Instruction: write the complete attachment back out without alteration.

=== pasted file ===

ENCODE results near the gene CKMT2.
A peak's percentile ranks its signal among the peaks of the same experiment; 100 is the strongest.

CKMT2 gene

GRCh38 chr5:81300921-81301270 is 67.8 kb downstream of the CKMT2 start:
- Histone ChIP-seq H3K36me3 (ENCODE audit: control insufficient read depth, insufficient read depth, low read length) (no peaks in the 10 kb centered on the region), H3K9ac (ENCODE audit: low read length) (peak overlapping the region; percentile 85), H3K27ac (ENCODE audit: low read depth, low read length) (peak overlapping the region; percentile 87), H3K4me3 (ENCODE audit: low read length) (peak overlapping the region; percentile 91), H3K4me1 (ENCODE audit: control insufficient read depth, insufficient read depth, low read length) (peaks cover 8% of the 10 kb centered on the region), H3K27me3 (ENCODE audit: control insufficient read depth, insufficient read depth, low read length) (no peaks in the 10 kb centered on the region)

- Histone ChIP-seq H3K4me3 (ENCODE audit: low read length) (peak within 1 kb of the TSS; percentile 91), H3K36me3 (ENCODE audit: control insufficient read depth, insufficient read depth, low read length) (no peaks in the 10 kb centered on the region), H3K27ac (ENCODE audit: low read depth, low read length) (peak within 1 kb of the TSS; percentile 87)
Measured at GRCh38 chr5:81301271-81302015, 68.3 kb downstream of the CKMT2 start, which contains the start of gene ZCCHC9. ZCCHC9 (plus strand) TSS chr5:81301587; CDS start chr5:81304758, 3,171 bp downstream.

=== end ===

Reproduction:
ENCODE results near the gene CKMT2.
A peak's percentile ranks its signal among the peaks of the same experiment; 100 is the strongest.

CKMT2 gene

GRCh38 chr5:81300921-81301270 is 67.8 kb downstream of the CKMT2 start:
- Histone ChIP-seq H3K36me3 (ENCODE audit: control insufficient read depth, insufficient read depth, low read length) (no peaks in the 10 kb centered on the region), H3K9ac (ENCODE audit: low read length) (peak overlapping the region; percentile 85), H3K27ac (ENCODE audit: low read depth, low read length) (peak overlapping the region; percentile 87), H3K4me3 (ENCODE audit: low read length) (peak overlapping the region; percentile 91), H3K4me1 (ENCODE audit: control insufficient read depth, insufficient read depth, low read length) (peaks cover 8% of the 10 kb centered on the region), H3K27me3 (ENCODE audit: control insufficient read depth, insufficient read depth, low read length) (no peaks in the 10 kb centered on the region)

- Histone ChIP-seq H3K4me3 (ENCODE audit: low read length) (peak within 1 kb of the TSS; percentile 91), H3K36me3 (ENCODE audit: control insufficient read depth, insufficient read depth, low read length) (no peaks in the 10 kb centered on the region), H3K27ac (ENCODE audit: low read depth, low read length) (peak within 1 kb of the TSS; percentile 87)
Measured at GRCh38 chr5:81301271-81302015, 68.3 kb downstream of the CKMT2 start, which contains the start of gene ZCCHC9. ZCCHC9 (plus strand) TSS chr5:81301587; CDS start chr5:81304758, 3,171 bp downstream.